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Salem, OR—State Treasurer Tobias Read today applauded the legislature for approving Senate Bill 3, which will require that Oregon students take a personal finance class in high school.

The landmark bipartisan proposal, whose chief co-sponsors were Senate President Rob Wagner (D-Lake Oswego) and Senate Republican Leader Tim Knopp (R-Bend), will require high school students to take a semester-long personal finance class and a companion semester “life skills” course in order to graduate, starting in 2027.

“Everyone deserves the chance to get ahead financially and I’m excited that the legislature took this step to help our students,” said Treasurer Read. “We hope that this requirement will help generations of Oregonians be on a stronger footing as they navigate the financial landscape. I will continue to make financial empowerment and financial wellbeing a centerpiece of my administration and look forward to the law’s implementation.”

In the 1990s Oregon eliminated the requirement that students take a dedicated personal finance class.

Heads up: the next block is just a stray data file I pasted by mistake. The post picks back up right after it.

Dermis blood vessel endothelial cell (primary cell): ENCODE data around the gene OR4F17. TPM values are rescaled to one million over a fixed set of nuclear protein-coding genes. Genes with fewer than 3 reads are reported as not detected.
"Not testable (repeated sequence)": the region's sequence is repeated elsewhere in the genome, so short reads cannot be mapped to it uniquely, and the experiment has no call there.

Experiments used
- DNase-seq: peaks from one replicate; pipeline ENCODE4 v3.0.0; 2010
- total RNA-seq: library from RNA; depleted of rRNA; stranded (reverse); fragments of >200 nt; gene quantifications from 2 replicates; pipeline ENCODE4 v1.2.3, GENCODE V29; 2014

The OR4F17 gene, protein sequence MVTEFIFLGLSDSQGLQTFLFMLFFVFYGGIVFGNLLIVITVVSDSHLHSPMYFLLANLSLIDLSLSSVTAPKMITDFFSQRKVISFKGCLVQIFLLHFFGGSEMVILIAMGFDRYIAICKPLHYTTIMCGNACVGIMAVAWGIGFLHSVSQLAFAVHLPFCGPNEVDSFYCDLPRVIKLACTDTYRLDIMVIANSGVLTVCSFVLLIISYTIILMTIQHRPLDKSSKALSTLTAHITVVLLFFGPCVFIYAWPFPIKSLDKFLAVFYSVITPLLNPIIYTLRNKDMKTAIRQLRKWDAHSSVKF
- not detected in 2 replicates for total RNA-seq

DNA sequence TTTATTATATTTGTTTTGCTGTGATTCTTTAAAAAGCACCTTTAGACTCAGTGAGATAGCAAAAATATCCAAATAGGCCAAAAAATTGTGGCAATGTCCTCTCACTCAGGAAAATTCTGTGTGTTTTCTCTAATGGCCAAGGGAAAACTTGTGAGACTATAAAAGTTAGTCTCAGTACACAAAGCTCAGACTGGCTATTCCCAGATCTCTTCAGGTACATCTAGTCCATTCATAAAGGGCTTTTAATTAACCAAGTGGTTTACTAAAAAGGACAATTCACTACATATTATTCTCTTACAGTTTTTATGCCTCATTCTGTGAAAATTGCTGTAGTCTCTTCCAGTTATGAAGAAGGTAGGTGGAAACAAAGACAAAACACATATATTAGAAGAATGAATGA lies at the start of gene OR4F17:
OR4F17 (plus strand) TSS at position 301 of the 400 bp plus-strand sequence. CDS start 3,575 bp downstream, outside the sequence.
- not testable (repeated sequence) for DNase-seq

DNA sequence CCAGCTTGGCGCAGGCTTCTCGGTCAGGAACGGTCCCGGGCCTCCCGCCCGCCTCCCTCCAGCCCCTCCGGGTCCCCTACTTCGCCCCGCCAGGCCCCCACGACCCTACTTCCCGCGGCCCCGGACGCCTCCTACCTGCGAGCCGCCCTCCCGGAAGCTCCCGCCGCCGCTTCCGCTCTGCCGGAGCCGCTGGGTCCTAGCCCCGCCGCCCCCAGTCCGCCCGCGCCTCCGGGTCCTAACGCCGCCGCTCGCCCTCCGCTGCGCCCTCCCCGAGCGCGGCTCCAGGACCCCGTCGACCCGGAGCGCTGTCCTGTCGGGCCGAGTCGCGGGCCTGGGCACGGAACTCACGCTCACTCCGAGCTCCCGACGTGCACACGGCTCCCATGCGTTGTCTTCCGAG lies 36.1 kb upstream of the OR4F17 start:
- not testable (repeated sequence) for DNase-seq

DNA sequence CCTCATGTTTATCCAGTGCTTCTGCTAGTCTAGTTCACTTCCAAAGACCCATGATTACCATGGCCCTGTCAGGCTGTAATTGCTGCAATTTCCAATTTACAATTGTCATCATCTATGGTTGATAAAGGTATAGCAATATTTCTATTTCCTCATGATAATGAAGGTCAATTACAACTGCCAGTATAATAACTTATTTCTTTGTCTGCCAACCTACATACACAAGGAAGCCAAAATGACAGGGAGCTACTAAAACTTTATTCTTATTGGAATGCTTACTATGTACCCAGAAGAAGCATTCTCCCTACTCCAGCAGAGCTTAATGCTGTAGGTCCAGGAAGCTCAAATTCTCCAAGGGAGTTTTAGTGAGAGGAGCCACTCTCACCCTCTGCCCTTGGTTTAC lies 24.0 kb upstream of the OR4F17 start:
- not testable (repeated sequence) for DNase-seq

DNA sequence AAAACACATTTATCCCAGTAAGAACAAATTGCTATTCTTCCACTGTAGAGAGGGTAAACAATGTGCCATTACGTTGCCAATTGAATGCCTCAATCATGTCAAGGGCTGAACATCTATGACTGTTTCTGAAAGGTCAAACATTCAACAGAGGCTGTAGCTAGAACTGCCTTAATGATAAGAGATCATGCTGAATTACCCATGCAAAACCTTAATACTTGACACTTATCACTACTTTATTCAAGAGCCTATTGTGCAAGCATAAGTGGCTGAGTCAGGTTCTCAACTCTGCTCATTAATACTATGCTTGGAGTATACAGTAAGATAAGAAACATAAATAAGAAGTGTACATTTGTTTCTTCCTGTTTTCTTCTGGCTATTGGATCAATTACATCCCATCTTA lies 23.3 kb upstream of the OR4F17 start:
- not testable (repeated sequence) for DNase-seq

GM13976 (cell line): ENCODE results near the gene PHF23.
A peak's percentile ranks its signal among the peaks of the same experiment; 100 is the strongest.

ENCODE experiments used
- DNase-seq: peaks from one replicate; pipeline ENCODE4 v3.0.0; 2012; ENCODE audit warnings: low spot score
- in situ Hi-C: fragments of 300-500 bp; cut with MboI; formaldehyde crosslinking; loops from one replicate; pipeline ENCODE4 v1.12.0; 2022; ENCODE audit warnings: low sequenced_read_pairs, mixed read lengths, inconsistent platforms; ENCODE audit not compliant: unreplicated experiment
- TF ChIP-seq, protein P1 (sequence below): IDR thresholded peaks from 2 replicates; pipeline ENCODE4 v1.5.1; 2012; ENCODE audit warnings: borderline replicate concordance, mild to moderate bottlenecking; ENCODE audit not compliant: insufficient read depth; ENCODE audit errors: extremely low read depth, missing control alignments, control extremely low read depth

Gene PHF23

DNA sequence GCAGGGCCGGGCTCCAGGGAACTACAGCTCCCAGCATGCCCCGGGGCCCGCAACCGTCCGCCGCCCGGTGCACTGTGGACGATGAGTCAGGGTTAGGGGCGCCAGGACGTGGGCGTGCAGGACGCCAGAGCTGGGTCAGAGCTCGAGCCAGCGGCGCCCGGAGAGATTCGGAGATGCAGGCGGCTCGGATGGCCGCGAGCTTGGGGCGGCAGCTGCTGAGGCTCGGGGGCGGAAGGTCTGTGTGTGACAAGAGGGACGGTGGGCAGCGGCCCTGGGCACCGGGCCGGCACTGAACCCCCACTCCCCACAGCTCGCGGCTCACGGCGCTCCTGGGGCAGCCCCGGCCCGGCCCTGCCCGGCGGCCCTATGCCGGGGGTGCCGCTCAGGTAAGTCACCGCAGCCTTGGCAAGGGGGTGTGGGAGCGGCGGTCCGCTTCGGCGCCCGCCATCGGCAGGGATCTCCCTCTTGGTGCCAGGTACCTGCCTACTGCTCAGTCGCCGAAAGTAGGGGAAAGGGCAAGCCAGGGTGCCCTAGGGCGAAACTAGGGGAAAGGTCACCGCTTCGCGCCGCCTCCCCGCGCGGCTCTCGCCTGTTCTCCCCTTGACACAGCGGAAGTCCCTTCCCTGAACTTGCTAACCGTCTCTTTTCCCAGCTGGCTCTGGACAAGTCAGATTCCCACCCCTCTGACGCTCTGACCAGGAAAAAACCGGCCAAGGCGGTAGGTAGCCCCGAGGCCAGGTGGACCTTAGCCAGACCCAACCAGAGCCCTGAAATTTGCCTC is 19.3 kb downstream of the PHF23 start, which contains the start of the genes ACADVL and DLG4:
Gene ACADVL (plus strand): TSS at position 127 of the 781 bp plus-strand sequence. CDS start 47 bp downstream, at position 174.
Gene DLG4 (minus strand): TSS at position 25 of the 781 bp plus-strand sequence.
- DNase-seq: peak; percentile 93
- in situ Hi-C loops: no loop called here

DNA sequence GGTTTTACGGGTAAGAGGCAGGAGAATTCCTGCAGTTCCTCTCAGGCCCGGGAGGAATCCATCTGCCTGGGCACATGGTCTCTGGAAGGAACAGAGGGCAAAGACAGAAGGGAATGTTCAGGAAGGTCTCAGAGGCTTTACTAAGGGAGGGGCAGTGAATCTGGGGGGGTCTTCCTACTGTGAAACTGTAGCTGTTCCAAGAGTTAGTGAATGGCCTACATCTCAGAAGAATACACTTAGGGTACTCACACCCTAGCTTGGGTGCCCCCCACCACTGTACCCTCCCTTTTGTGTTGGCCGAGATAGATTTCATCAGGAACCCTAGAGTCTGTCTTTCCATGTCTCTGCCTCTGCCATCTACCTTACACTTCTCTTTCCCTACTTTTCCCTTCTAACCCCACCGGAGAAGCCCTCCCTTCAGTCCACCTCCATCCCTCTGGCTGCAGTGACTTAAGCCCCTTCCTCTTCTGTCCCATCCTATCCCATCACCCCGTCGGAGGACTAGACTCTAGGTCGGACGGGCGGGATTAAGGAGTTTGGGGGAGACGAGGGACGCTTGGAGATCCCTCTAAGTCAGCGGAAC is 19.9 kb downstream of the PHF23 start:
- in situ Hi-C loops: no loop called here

In 2020, Treasurer Read launched the Financial Empowerment Advisory Team, which brings together Oregonians to highlight and better coordinate efforts to bolster financial capability, economic justice and equity, and financial education.

The collaboration yielded the first Oregon Financial Wellness Scorecard, a new Financial Wellness resource hub on Oregon’s 211 info network, and the new Oregon Financial Empowerment Awards.

The Financial Empowerment Program is part of the Oregon Treasury Savings Network, which provides tools to help the public save for education, retirement, emergencies and disability-connected costs.

The bill now moves to the governor’s desk.


The Oregon State Treasury improves the financial well-being of all Oregonians. We provide low-cost banking, debt management, and investment programs for governments and empower Oregonians to invest in themselves and their loved ones through the Oregon College Savings Plan, Oregon ABLE Savings Plan, and OregonSaves. Treasury also facilitates the Oregon’s Unclaimed Property program.

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Amy Bates
Eric Engelson
Kasey Krifka